Yes – results do vary quite a lot. It can be difficult to compare though because success also depends on the average age of women who go to that clinic and whether the clinic takes on more challenging cases. Check the fine print behind any rates quoted – if the figure is for women under 35, for instance, the figure will be much higher than where all women are included. Life Fertility has high success rates by any measure due to our comprehensive diagnosis, advanced science and individualised treatment plans. Our goal is always to find you the shortest Pathways to Parenthood.
What are Life Fertility Clinic’s success rates?
We are happy to give you the most up-to-date Life Fertility pregnancy results and help you understand your chances of success when you discuss your individual history and treatment needs with our fertility specialist.
Are gay couples welcome?
Absolutely, we treat all patients equally regardless of their sexuality.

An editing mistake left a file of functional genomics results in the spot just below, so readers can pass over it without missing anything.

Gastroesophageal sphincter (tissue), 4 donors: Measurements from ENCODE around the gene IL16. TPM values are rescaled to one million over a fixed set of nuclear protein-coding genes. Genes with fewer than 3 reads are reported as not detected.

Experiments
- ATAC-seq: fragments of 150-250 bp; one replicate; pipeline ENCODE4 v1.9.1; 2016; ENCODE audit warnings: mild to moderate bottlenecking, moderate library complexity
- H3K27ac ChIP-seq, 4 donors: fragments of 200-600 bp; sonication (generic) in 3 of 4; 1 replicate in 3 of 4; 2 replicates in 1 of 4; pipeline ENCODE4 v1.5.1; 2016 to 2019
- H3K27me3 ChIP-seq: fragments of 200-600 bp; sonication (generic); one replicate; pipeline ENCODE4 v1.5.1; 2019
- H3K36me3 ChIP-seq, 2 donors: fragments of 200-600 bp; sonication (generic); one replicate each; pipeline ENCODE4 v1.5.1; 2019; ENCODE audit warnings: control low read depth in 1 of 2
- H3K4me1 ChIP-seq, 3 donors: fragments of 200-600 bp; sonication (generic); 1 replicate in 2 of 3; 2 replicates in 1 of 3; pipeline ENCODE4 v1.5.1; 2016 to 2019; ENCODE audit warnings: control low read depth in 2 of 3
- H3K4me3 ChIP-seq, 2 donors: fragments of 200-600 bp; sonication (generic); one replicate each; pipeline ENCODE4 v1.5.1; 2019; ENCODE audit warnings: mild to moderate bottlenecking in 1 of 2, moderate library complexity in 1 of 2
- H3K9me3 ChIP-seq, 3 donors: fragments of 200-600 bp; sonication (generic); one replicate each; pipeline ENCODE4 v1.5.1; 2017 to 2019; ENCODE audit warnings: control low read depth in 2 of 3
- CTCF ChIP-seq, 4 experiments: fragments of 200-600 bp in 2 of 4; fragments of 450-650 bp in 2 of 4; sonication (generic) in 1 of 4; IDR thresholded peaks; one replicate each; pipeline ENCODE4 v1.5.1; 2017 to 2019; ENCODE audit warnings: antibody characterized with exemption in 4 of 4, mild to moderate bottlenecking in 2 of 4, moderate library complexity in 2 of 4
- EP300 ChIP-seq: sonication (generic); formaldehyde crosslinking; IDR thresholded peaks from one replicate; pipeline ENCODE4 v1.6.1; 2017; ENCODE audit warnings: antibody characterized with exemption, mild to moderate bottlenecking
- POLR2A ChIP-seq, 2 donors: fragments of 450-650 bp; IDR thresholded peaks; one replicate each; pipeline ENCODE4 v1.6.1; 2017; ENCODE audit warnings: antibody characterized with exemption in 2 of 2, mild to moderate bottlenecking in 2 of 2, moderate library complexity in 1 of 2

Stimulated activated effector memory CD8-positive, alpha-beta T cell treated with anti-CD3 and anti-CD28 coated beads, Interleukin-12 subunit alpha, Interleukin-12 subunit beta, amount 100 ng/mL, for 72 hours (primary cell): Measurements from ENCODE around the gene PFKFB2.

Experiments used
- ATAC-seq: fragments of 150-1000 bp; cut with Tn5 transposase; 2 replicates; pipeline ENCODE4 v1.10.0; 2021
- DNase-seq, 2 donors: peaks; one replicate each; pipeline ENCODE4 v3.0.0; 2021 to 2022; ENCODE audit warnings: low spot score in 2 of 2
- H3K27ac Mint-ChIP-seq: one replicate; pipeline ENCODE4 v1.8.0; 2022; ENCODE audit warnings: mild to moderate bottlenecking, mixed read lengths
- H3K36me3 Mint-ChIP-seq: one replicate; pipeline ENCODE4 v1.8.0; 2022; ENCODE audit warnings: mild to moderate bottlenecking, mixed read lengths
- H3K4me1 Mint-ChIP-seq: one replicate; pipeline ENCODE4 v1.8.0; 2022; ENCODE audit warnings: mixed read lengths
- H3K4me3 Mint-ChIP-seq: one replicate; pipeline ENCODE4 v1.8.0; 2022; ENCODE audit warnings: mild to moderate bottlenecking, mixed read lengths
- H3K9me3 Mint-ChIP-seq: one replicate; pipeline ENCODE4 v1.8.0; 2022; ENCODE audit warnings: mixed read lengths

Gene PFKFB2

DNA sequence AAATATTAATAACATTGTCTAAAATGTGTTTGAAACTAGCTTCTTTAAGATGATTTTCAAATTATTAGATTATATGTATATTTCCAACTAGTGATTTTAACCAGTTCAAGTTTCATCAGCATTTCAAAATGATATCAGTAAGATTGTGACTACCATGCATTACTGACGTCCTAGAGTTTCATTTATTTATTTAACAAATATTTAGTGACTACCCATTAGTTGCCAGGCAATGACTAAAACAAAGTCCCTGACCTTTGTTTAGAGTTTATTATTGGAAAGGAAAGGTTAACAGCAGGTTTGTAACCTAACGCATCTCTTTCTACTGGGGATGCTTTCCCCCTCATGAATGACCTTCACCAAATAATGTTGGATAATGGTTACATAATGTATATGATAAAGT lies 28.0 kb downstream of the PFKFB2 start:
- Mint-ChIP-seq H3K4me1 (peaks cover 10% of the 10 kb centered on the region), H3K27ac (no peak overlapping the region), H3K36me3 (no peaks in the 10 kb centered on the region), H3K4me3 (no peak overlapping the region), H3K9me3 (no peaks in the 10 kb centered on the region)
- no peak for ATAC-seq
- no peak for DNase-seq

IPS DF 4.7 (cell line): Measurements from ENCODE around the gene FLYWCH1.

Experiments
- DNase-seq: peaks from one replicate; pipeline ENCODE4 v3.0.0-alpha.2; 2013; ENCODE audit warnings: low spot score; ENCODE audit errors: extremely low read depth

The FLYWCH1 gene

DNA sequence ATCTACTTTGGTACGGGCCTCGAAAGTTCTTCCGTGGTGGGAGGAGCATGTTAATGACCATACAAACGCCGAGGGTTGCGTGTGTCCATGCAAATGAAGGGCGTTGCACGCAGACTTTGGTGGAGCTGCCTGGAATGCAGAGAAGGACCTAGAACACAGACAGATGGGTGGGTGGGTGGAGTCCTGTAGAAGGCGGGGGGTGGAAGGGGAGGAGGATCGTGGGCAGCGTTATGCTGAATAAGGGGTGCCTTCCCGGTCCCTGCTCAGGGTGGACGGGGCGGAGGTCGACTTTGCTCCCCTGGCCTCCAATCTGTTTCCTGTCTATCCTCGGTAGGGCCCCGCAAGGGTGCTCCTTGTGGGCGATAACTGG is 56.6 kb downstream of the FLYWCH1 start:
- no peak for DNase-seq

Are single women and men welcome?
Absolutely, we treat all patients equally regardless of their marital status or gender.
Treatment costs and success rates
What does IVF cost?
Costs are normally quoted on a ‘per cycle’ cost but be aware that hospital theatre costs, medications and supplementary treatments can add to the basic cost. Life Fertility offers competitive prices and has the advantage that we only ask you to pay the Gap between Life Fertility Clinic fee and the Medicare Rebate upfront whereas in some clinics you may have to find up to $10,000 initially. You would then claim the Medicare rebate which may take some weeks to be returned to you. If your fee for a cycle is around $6000 and the rebate from Medicare is around $3000, we would ask you to pay the difference of only $3000. Please ask us for more details of likely costs for your individual case.